Driving has become a vital element to our daily lives. Many of us commute to work, and though mass transit has found a greater role in recent years, we often still find ourselves driving a portion of the distance. We also drive to our supermarkets, Wal-Marts, shopping malls, sports events at professional and pee-wee levels, friends’ houses, family reunions, etc. Without our vehicles, we would be “trapped” within a short distance from our birth places.
Instead, we get to enjoy the open road. Of course, some locales are more open than others. You wouldn’t consider rush hour in any major city to be the open road. But you would find yourself in steep competition to get ahead, to move further in less time than the vehicle next to you.
The Back Story
I used to drive in and out of Boston throughout the work week. A drive that took 45-50 minutes on a calm day would consume at least two hours at rush hour. I was witness to (and sometimes participant in) the game of getting ahead.
Nowadays I live in a rural segment of New Brunswick, Canada. For the past three years I have enjoyed a very different pace of life. The only downside is that I find myself constrained by distance from most of the amenities I used to take for granted.
When we lived in Minnesota for a few years, our apartment was less than ten minutes from a Wal-Mart, in two directions. Restaurants, gas stations, grocery stores, and movie theaters were just a quick trip from our door to theirs. Now I have to drive 15 minutes just to get to “town,” and 45 to 60 minutes to get to any Wal-Mart.
It was on one of these drives down the freeway that I started to notice something about the way I drive. It’s no secret, really, but I like to use Cruise Control. Why? Because I know I’m within the limits of the law, and can easily adjust for changes in those limits.
On this particular trip, I seemed to have forgotten to use the Cruise, and I was going at a decent speed down the road. (No, this isn’t a story about a speeding ticket, though I could tell you about the one I received a few years back.) I had increased my speed to pass a vehicle whose driver was unsure about the speed he wanted to travel.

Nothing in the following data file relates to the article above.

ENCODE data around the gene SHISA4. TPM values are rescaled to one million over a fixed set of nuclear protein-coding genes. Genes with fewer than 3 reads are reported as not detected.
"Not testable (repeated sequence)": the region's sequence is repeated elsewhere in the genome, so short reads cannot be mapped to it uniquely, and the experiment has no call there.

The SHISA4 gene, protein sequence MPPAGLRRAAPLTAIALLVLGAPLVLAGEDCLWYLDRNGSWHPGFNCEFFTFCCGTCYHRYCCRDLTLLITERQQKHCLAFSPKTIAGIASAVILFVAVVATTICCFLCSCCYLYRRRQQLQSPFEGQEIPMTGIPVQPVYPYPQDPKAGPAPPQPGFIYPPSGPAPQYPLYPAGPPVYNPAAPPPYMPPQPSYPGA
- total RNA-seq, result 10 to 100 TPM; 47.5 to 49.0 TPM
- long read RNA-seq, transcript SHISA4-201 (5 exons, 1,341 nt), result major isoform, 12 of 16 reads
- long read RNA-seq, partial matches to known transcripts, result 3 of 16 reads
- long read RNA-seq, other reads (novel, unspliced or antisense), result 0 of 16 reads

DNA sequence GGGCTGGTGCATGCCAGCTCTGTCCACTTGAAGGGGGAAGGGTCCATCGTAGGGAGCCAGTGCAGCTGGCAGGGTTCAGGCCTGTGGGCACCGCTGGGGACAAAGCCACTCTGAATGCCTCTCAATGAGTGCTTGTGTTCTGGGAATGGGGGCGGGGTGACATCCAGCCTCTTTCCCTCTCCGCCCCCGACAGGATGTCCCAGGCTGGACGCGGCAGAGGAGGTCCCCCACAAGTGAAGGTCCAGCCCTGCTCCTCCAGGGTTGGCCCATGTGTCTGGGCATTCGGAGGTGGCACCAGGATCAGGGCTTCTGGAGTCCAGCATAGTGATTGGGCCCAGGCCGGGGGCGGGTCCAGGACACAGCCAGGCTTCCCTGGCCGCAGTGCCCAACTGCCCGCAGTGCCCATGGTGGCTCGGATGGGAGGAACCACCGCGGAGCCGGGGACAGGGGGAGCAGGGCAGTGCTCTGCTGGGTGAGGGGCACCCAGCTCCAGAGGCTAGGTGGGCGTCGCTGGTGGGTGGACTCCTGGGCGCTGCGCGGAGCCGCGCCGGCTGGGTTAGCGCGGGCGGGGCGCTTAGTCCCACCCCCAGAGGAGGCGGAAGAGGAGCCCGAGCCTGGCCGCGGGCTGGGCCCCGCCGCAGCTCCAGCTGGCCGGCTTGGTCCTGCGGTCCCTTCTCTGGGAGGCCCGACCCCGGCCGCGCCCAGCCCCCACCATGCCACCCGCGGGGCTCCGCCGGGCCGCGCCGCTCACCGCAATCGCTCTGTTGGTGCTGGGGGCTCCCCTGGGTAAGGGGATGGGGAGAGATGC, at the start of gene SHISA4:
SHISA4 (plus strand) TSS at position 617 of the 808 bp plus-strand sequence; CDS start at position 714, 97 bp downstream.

Now, there’s never really a lot of traffic on our highway (in fact, I’m not sure why the province thought we needed a big, fancy four-lane). But, turning around the corner I saw my next “victim” and proceeded to pass them as well. Soon I was clicking along and making sure to pass anyone who came up in front of me.
Suddenly, it dawned on me: I was going way too fast, just because I wanted to get ahead of everyone who was ahead of me, whether they were going slower or not. So I backed off the accelerator and reset the Cruise. And you know what? I still got where I needed to go without a problem.
Thus began my musings on pace setting. It seems every time I’ve driven the highway since then, my thoughts keep going back to this concept.
Last week I was driving to church for my day in the office, just following a big snowstorm. My approach to driving had begun to change because of these musings, and I realized halfway to town that I had started a lineup of cars. No one was too close, wishing I was going faster or trying to push me out of their way. They were letting me plow through the slush, and used my driving to help them determine what speed was safe for them to travel at.
About Pace Setting
I realize that I’ve taken a long time to set the stage for my thoughts, so I’ll end this post with just a bit more setup.
Maybe we need to be pace-setters in our Christian walk, and not just flat out pace-breakers. Just maybe, we need to be reminded the rules of the road. We do this not just for ourselves, but for the other travelers around us as well.
Are you confused? Shocked? Wondering where this is going? We’ll unpack this in a following post.
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